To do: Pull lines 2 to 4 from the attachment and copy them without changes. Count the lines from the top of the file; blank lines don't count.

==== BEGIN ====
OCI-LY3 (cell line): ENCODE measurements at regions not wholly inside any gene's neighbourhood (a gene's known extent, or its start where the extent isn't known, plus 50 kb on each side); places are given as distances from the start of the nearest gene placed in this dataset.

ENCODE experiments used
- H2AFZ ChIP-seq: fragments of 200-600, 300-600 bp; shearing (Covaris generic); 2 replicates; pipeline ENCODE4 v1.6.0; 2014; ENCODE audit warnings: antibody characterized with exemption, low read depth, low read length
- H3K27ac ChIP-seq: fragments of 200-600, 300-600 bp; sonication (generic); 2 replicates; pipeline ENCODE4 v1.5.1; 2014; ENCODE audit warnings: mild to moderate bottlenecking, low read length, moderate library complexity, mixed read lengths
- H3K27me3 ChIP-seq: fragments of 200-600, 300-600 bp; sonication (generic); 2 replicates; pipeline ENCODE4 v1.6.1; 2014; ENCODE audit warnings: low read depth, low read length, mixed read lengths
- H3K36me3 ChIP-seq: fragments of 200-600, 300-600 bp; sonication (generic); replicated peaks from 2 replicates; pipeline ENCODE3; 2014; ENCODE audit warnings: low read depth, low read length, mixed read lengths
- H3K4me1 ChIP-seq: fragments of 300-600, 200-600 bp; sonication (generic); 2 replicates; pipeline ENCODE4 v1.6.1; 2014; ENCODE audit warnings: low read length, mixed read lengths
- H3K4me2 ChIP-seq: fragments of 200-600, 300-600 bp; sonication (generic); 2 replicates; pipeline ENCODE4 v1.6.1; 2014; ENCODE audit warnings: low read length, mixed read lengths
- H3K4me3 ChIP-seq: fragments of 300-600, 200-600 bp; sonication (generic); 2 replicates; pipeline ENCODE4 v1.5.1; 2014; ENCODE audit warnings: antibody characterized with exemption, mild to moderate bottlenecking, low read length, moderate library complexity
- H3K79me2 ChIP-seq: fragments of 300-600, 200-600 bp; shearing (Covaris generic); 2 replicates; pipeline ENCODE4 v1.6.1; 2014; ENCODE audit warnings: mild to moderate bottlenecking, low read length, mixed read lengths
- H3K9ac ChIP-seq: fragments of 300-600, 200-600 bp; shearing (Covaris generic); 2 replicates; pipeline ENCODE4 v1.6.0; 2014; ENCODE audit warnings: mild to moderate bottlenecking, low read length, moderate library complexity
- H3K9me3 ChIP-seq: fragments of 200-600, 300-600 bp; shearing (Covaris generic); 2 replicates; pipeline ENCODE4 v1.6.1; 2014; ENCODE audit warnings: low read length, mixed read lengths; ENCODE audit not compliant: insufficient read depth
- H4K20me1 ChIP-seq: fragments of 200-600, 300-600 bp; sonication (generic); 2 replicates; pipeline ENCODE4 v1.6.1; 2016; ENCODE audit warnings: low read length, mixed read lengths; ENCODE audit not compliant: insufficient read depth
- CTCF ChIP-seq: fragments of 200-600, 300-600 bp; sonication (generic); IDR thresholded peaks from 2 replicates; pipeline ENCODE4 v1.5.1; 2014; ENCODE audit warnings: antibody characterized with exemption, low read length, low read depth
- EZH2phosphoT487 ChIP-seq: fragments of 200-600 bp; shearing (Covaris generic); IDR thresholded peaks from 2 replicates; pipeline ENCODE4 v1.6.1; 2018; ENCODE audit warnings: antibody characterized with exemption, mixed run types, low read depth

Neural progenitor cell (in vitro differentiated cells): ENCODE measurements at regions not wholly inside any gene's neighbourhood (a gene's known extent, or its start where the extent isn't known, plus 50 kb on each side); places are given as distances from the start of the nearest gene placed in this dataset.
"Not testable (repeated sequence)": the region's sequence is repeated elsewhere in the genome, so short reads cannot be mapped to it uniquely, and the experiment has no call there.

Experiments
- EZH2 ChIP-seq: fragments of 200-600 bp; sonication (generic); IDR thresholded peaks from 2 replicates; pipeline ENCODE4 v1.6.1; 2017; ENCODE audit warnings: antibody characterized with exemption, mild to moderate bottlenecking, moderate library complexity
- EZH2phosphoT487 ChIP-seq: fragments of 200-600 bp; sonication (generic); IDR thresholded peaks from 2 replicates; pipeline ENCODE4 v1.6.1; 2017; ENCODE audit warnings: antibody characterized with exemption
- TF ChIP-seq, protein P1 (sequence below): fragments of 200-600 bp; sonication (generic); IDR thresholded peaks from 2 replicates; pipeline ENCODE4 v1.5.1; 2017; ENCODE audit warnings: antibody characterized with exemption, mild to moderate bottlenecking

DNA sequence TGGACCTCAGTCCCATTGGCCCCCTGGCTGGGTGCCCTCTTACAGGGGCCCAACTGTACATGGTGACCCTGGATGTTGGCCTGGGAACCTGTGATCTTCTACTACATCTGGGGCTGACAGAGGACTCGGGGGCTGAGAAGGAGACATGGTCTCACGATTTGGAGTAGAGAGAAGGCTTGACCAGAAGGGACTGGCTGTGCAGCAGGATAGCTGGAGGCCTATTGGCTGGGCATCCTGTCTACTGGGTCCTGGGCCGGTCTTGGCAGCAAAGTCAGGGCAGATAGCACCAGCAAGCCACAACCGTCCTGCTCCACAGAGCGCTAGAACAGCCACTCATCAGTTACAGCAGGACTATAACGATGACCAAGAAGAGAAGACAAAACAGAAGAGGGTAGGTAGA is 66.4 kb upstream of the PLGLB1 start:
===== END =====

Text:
ENCODE experiments used
- H2AFZ ChIP-seq: fragments of 200-600, 300-600 bp; shearing (Covaris generic); 2 replicates; pipeline ENCODE4 v1.6.0; 2014; ENCODE audit warnings: antibody characterized with exemption, low read depth, low read length
- H3K27ac ChIP-seq: fragments of 200-600, 300-600 bp; sonication (generic); 2 replicates; pipeline ENCODE4 v1.5.1; 2014; ENCODE audit warnings: mild to moderate bottlenecking, low read length, moderate library complexity, mixed read lengths